The driving force behind our inflated rating valuations are the equally avaricious demands by landlords who would rather see a store empty than see it’s theoretical value fall.


There was nothing tangible in the recent budget about business rates reform, and that’s something that we must continue to demand from a government that has been consistently phlegmatic about, despite promises of action.  But that’s now only half the story. Without effective commercial rent and lease control, or some voluntary injection of common sense into the equation, these other costs will simply expand to fill the vacuum created by any reduction in the rates bill.

If we’re going to avoid thousands more empty stores and hundreds of thousand of lost jobs, we need a comprehensive review of the entire bricks and mortar proposition. In the meantime property taxation will only be a part of any retailers decision to stay or walk away.

Pressing The Reset Button On The Commercial Property Market

reset-przyciskI have this annoying habit of confusing two recently formed organisations.

Firstly there’s the Future High Street Summit, set up by high street campaigner Clare Rayner to bring together experts and activists concerned about the state of the great British town centre. It currently takes the form of a conference, open to anyone, but especially grassroots imagineers looking to contribute to process of re-building communities around a social and commercial hub.

Then we have The Future High Street Forum, set up by the government, supposedly to build on the work of the 2012 Mary Portas review. They have a smattering of academics and some fringe involvement from trade bodies, but largely it’s composed of vested interests, property investors, large corporate retailers and politicians appointed by a government department with no readily apparent clue about what is actually needed to deal with the problems in our town centres.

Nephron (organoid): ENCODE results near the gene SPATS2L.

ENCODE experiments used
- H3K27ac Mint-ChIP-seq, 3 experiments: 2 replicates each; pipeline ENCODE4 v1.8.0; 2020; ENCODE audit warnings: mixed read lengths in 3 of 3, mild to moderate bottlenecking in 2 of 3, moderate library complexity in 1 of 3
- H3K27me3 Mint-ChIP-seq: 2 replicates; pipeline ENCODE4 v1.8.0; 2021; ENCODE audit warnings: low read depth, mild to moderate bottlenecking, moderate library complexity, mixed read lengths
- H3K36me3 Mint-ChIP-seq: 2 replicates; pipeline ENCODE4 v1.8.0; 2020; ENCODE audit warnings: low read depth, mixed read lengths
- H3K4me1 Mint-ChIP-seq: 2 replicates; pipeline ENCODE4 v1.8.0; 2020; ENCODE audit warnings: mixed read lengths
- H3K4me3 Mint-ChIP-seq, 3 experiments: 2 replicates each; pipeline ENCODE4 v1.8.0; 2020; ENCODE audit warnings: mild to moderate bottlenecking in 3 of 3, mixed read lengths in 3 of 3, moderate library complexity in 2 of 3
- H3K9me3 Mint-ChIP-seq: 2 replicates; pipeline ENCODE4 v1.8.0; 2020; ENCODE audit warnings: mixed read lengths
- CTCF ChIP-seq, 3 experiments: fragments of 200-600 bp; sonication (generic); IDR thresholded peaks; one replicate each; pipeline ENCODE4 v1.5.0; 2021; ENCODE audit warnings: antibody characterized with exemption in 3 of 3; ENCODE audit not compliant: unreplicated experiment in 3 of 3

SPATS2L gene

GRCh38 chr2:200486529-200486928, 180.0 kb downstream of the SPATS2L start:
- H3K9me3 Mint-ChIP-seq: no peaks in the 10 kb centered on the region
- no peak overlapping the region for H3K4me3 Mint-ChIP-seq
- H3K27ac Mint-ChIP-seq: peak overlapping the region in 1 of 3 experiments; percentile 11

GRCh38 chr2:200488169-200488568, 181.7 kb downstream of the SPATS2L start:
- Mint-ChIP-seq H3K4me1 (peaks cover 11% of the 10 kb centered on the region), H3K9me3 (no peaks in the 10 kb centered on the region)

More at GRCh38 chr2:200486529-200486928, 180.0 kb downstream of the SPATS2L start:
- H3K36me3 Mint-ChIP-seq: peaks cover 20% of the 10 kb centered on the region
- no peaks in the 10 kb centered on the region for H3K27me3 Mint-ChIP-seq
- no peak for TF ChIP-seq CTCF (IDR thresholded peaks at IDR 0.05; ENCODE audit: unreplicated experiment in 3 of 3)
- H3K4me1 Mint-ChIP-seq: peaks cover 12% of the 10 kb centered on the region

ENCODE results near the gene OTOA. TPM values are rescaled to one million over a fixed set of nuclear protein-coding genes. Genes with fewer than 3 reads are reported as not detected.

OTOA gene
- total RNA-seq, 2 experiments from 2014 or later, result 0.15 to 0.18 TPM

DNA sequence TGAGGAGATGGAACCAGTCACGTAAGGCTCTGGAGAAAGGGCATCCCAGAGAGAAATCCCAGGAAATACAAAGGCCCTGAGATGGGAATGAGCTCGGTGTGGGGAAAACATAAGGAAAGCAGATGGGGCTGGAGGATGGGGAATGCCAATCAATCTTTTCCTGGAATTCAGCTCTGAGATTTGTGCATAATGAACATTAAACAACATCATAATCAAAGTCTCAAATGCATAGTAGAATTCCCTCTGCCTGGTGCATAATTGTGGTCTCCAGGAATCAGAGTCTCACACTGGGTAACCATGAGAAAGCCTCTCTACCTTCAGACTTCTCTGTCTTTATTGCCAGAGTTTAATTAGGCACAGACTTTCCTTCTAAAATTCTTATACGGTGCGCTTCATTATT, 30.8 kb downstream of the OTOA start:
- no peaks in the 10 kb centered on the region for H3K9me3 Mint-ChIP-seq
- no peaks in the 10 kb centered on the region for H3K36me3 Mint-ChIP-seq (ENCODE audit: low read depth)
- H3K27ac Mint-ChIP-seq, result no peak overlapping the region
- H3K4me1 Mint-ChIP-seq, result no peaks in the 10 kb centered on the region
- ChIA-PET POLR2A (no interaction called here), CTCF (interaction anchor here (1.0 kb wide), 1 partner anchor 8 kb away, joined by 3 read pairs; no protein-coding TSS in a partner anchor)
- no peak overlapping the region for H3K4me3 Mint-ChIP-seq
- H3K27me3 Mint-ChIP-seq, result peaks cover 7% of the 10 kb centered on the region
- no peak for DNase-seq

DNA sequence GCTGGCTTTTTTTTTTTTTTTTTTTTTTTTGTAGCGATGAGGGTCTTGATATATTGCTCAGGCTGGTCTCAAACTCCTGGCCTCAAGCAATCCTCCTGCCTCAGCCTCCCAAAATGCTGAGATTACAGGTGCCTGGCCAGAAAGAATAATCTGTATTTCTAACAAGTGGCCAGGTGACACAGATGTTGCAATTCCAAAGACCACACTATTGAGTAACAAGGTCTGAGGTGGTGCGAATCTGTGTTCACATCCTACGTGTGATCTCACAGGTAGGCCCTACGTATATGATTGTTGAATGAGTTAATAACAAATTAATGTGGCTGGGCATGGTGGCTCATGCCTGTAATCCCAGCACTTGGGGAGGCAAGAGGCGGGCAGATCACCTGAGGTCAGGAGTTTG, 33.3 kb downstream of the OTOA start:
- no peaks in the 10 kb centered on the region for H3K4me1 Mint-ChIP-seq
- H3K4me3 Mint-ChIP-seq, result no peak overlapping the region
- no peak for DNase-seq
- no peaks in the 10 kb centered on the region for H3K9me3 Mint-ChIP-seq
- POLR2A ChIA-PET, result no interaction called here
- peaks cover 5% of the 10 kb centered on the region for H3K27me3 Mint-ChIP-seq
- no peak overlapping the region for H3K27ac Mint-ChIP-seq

As you may be able to tell, even though they have similar names, there is a big difference between the aims and achievements of both bodies. I was fortunate enough to be invited to the first Future High Street Summit earlier this year and found it a very interesting experience. Rather fittingly held in the futuristic environs of the National Space centre in Leicester, it comprised of two days of speakers, discussion groups and networking opportunities.

A number of knowledgeable speakers shared experiences and insights over the two days I was there. Some I agreed with, some I didn’t. But overall there was a good cross-section of exemplars and I’d imagine everyone found something to inform their own activities and responsibilities. I certainly enjoyed the networking sections, chatting with people I already knew and making a few new acquaintances, some of which I’m still in touch with.

Where’s Brandon?

One notable absence though was the then Minister for High Streets, Brandon Lewis. He’d been billed as a speaker for some months, and having missed my opportunity to fire a question or two at him at his whistle stop visit to Retail Week Live conference a few weeks earlier, I was looking forward to getting a second chance in Leicester.

Brandon-Lewis_2886856bSadly though, at the last minute he discovered he had to somewhere else to be on that day. An important matter of state perhaps, or maybe it was just his turn to polish the Westminster cat. I remember checking his Twitter feed on the day to find out what could have been so important for him to break such a long standing engagement. I can’t remember it being anything earth shatteringly important. Certainly not as important as a conference bringing together people to discuss options for the very thing he was supposed to be responsible for at the time. Perhaps, like me, he got the two similarly named organisations mixed up and only realised his mistake at the last minute. That might have been an embarrassing admission for him, considering he was the chair of the government forum.

Whatever the reason the DCLG sent along a polished civil servant stand-in to read a prepared speech in impressive cut-glass tones. Rather more of a political treatise than an engaging presentation, it sounded like a lecture he’d already given a dozen times to the politically faithful. The questions piled up on my notepad, poised for moment when he would finally shut up. But, as his boss had done a few weeks before, he scuttled off with no time for in depth discussion of government policy. In the final analysis, perhaps the lack of engagement with attendees on both occasions speaks volumes about the government’s genuine attitude towards the issues.